“http://Amazon.com continues to show remarkably high levels of customer satisfaction. With a score of 88 (up 5%), it is generating satisfaction at a level unheard of in the service industry…. Can customer satisfaction for Amazon climb more? The latest ACSI data suggest that it is indeed possible. Both service and the value proposition offered by Amazon have increased at a steep rate.”
Second, while focused on customer experience, we’ve also been lowering price substantially. We’ve been doing so broadly across product categories, from books to electronics, and we’ve eliminated shipping fees with our 365 day-per-year Free Super Saver Shipping on orders over $25. We’ve been taking similar actions in every country in which we do business.
其次，在关注客户体验的同时，我们也持续降低价格。从书籍到电子产品，只要订单超过25美元，我们就以Free Super Saver服务免除运费。我们在开展业务的每个国家都采取类似的行动。
Our pricing objective is not to discount a small number of products for a limited period of time, but to offer low prices everyday and apply them broadly across our entire product range. To illustrate this point, we recently did a price comparison versus a major well-known chain of book superstores. We did not hand pick a choice group of books against which we wanted to compare. Instead, we used their published list of their 100 bestsellers for 2002. It was a good representation of the kinds of books people buy most, consisting of 45 hardcover titles and 55 paperbacks across many different categories, including Literature, Romance, Mystery and Thrillers, Nonfiction, Children’s, Self-Help, and so on.
We priced all 100 titles by visiting their superstores in both Seattle and New York City. It took us six hours in four of their different superstores to find all 100 books on their list. When we added up everything we spent, we discovered that:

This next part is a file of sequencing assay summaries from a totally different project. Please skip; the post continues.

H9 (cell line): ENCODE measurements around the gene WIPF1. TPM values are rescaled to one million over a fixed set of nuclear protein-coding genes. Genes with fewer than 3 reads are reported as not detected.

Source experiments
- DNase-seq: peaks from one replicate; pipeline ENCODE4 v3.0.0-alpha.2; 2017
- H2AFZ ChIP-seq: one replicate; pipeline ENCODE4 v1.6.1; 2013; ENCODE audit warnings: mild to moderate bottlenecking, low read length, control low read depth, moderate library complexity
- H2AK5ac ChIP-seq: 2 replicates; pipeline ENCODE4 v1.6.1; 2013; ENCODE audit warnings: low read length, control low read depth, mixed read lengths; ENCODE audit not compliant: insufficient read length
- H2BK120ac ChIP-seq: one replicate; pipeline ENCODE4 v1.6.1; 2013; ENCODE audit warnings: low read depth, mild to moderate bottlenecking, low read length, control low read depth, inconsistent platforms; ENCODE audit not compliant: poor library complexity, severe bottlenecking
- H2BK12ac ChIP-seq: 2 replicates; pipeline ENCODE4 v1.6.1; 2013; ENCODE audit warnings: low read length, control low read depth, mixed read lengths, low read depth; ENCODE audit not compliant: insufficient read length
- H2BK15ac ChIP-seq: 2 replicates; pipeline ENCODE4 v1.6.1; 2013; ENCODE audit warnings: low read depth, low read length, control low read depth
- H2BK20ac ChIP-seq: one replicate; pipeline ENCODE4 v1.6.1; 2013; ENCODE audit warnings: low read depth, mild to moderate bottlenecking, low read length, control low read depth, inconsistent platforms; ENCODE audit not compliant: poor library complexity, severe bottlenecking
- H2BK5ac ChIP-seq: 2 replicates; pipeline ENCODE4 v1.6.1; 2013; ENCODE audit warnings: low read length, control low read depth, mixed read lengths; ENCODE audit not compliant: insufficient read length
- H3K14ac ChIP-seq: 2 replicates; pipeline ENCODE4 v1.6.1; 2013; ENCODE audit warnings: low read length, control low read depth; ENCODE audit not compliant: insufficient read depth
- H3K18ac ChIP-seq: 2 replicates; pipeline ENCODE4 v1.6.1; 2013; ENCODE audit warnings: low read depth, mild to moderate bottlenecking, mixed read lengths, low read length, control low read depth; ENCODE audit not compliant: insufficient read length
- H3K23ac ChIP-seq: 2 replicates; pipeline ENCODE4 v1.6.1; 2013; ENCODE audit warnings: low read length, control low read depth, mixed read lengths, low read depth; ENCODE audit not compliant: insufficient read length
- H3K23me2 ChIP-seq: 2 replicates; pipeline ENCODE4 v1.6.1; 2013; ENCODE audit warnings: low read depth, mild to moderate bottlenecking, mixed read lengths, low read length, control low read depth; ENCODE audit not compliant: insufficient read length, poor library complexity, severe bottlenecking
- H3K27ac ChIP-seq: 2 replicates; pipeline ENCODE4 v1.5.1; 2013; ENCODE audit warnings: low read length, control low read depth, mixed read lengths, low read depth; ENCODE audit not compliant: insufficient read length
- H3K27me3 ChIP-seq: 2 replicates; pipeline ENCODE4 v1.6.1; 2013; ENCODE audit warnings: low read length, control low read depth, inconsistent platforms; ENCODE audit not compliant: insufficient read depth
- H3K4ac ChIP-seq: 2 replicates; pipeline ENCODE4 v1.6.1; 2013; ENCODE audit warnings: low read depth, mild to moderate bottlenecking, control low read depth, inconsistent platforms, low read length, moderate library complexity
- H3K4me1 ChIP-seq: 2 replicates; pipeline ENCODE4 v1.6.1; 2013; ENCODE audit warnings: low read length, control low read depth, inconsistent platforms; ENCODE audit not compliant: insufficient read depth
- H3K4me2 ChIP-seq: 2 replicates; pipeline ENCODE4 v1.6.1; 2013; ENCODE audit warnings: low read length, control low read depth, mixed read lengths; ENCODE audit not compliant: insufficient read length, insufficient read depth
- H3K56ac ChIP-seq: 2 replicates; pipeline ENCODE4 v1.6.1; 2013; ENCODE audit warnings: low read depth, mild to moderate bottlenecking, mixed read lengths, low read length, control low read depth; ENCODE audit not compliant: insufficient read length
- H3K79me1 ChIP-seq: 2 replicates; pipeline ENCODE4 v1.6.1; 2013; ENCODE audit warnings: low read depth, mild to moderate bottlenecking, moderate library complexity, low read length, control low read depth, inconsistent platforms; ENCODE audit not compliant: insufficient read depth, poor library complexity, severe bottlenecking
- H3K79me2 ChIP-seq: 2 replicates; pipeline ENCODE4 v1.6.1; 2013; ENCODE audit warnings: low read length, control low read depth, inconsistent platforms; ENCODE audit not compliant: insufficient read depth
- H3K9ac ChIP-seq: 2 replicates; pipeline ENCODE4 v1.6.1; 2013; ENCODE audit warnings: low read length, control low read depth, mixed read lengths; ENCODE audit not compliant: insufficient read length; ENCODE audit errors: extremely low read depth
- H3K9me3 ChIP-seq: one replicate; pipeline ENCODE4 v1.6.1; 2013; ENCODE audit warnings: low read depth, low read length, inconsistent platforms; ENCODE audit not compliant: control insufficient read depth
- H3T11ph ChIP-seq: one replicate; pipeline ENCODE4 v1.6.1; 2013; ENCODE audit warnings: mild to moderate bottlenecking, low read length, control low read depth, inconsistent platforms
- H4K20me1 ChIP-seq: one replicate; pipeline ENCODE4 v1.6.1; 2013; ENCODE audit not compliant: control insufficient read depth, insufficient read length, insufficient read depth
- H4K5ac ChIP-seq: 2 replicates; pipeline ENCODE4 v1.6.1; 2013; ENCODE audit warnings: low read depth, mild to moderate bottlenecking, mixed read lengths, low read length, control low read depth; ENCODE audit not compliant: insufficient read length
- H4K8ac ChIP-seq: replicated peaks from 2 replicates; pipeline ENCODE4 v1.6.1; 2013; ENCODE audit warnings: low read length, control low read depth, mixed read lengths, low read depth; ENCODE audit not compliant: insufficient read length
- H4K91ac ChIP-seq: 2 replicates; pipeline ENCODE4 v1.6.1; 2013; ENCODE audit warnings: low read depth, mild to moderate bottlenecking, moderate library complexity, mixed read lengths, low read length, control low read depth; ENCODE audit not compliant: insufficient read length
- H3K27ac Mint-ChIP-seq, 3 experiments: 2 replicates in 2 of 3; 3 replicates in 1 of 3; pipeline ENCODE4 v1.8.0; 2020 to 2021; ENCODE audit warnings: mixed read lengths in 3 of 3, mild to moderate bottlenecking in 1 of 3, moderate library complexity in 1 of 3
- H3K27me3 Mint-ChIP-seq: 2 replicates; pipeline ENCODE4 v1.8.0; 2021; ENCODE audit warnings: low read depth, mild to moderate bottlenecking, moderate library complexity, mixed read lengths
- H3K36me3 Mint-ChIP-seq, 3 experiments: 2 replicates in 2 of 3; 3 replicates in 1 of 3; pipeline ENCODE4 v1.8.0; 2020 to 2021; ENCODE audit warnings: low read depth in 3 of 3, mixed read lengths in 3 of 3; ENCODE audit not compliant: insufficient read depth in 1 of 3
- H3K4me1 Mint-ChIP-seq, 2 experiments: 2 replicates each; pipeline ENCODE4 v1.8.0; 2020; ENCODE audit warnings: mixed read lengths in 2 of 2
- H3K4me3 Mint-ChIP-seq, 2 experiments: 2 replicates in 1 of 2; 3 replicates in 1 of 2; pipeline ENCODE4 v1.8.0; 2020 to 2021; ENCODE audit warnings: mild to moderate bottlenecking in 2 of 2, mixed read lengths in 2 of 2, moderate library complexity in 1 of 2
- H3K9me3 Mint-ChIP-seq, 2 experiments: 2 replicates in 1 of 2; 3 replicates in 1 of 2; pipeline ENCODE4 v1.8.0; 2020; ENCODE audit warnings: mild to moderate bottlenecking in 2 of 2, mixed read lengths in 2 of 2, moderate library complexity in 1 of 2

• At their stores, these 100 bestselling books cost $1,561. At Amazon.com, the same books cost $1,195 for a total savings of $366, or 23%.
• For 72 of the 100 books, our price was cheaper. On 25 of the books, our price was the same. On 3 of the 100, their prices were better (we
subsequently reduced our prices on these three books).
• In these physical-world superstores, only 15 of their 100 titles were discounted— they were selling the other 85 at full list price. At Amazon.com, 76 of the 100 were discounted and 24 were sold at list price.
To be sure, you may find reasons to shop in the physical world—for instance, if you need something immediately—but, if you do so, you’ll be paying a premium. If you want to save money and time, you’ll do better by shopping at Amazon.com.
Third, our determination to deliver low price and customer experience is generating financial results. Net sales this year increased 26% to a record $3.9 billion, and unit sales grew at an even faster 34%. Free cash flow—our most important financial measure— reached $135 million, a $305 million improvement over the prior year.
In short, what’s good for customers is good for shareholders.
Once again this year, I attach a copy of our original 1997 letter and encourage current and prospective shareowners to take a look at it. Given how much we’ve grown and how much the Internet has evolved, it’s notable that the fundamentals of how we do business remain the same.
As always, we at http://Amazon.com are grateful to our customers for their business and trust, to each other for our hard work, and to our shareholders for their support and encouragement.
Jeffrey P. Bezos
Founder and Chief Executive Officer